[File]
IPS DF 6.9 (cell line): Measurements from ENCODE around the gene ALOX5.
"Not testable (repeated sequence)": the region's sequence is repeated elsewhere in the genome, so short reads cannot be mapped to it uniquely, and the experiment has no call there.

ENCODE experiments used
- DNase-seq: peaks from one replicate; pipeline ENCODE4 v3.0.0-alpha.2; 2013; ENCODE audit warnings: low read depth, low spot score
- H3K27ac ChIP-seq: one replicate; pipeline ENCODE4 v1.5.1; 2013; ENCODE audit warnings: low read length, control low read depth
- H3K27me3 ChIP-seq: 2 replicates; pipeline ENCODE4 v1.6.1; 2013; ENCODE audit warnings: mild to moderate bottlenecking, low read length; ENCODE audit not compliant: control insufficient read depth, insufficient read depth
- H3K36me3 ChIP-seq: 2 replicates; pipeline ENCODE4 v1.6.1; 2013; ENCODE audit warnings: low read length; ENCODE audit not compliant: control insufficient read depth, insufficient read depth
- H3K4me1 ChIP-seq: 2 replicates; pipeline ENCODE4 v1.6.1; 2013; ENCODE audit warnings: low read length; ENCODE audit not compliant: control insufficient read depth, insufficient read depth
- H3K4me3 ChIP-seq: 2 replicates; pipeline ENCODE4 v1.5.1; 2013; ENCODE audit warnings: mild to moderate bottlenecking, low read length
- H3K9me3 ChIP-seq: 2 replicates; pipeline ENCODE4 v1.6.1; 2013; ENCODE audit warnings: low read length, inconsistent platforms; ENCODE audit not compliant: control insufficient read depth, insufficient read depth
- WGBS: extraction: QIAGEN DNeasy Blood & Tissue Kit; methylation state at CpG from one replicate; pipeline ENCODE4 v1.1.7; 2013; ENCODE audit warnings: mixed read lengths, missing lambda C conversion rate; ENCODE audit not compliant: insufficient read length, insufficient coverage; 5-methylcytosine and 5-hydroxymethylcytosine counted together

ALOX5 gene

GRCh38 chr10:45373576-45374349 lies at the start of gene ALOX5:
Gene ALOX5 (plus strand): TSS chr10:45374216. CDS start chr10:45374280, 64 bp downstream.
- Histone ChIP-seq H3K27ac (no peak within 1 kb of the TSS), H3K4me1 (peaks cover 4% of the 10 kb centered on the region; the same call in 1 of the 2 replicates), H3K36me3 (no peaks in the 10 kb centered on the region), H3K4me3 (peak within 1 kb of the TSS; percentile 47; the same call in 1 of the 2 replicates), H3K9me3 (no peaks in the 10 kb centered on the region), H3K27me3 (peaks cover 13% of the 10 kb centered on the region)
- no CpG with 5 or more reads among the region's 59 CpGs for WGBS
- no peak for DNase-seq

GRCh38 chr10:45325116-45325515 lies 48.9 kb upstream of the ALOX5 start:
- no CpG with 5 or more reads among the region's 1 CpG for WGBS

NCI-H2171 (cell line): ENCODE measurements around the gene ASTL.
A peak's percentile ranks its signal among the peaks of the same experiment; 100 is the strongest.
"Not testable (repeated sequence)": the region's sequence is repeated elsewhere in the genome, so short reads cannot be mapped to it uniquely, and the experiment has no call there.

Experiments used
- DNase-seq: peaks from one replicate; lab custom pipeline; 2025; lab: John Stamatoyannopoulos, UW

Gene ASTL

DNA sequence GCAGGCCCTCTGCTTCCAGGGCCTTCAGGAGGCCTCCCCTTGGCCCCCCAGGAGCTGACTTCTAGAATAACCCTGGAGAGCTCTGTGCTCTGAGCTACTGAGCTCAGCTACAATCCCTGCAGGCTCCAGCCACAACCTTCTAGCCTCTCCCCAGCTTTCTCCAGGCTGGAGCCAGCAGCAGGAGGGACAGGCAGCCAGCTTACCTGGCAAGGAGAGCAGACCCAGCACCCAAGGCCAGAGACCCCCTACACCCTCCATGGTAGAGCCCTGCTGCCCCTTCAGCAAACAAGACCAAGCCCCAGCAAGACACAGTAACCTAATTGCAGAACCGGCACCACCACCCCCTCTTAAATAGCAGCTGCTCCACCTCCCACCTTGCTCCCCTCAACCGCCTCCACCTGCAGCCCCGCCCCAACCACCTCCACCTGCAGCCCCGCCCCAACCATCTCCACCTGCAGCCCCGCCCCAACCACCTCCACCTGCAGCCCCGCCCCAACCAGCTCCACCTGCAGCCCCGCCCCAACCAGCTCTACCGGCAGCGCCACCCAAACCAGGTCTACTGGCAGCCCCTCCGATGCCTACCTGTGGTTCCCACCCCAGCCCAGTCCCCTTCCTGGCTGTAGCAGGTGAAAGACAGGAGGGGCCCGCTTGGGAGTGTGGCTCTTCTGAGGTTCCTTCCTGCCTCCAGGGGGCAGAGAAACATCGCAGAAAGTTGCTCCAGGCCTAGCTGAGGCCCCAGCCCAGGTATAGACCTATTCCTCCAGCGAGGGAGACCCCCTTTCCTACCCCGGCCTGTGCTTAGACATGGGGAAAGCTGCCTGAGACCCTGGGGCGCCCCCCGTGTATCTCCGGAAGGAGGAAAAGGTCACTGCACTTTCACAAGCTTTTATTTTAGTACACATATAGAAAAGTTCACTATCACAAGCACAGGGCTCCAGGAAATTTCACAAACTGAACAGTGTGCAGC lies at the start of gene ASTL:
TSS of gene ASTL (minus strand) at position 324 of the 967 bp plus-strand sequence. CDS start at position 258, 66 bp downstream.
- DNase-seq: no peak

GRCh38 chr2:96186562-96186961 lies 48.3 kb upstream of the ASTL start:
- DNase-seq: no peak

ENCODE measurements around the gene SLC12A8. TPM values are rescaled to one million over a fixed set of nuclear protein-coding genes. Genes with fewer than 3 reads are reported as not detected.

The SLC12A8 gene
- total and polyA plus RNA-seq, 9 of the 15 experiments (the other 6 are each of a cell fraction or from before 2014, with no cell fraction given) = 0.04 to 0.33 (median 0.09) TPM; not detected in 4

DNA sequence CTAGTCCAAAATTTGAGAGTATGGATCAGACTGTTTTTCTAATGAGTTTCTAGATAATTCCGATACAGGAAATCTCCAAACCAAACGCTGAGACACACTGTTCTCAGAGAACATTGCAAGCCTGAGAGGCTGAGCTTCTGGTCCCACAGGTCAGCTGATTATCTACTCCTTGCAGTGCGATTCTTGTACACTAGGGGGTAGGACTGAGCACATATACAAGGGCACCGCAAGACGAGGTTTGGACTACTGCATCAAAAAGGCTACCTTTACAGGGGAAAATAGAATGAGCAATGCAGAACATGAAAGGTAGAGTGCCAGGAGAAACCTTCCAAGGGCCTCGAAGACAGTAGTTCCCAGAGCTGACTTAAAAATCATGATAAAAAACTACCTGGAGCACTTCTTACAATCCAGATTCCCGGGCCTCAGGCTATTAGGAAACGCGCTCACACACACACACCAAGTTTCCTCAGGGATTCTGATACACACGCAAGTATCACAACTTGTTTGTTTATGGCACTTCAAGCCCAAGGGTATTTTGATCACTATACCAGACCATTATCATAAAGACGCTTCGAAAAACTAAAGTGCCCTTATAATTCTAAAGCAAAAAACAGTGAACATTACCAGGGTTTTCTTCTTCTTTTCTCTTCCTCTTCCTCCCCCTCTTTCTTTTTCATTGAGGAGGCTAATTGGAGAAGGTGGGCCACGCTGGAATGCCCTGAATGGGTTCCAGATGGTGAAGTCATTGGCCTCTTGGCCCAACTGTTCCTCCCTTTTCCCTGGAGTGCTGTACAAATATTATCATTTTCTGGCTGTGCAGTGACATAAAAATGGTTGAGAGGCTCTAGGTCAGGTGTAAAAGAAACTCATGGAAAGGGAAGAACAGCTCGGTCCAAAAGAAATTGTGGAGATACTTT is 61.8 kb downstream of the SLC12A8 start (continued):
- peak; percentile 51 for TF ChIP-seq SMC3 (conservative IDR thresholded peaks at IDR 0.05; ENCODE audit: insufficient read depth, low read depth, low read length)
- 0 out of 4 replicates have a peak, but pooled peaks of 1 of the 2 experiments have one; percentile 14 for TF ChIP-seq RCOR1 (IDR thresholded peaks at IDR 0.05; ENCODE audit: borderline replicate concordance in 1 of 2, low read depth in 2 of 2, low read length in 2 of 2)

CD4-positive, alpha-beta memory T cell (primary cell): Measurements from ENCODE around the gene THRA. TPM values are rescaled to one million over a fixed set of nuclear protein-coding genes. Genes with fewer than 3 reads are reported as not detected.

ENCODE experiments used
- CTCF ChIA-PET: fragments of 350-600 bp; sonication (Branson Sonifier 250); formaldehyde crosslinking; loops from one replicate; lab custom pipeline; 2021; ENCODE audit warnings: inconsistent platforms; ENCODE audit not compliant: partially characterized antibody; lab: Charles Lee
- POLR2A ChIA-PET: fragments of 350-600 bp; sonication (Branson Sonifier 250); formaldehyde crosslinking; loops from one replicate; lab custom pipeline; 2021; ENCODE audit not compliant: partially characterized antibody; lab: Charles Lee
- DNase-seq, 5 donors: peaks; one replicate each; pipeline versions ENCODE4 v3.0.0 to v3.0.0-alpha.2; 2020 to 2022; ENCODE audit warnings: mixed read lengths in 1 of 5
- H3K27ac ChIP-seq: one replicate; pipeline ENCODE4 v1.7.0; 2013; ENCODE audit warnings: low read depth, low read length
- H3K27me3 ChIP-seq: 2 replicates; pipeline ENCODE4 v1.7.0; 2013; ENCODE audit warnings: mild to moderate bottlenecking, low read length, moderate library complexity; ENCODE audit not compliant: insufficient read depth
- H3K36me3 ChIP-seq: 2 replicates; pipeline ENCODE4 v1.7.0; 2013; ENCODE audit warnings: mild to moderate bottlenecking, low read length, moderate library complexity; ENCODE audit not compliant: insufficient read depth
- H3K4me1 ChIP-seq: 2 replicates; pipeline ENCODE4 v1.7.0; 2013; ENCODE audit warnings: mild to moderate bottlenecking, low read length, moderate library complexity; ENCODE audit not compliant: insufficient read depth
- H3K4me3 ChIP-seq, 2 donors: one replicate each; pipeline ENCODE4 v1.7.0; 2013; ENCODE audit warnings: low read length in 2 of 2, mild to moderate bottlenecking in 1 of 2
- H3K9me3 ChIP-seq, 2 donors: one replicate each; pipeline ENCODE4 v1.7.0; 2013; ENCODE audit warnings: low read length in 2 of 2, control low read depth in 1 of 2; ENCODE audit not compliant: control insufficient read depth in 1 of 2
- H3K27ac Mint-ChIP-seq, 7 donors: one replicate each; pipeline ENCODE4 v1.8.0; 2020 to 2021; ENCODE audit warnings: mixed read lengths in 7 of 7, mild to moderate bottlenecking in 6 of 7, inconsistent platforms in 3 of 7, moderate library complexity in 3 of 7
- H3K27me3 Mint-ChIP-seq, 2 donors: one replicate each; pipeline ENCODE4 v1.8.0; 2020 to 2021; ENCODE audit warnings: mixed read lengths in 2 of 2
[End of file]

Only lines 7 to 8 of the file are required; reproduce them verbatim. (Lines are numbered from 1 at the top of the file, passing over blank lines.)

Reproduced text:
- H3K36me3 ChIP-seq: 2 replicates; pipeline ENCODE4 v1.6.1; 2013; ENCODE audit warnings: low read length; ENCODE audit not compliant: control insufficient read depth, insufficient read depth
- H3K4me1 ChIP-seq: 2 replicates; pipeline ENCODE4 v1.6.1; 2013; ENCODE audit warnings: low read length; ENCODE audit not compliant: control insufficient read depth, insufficient read depth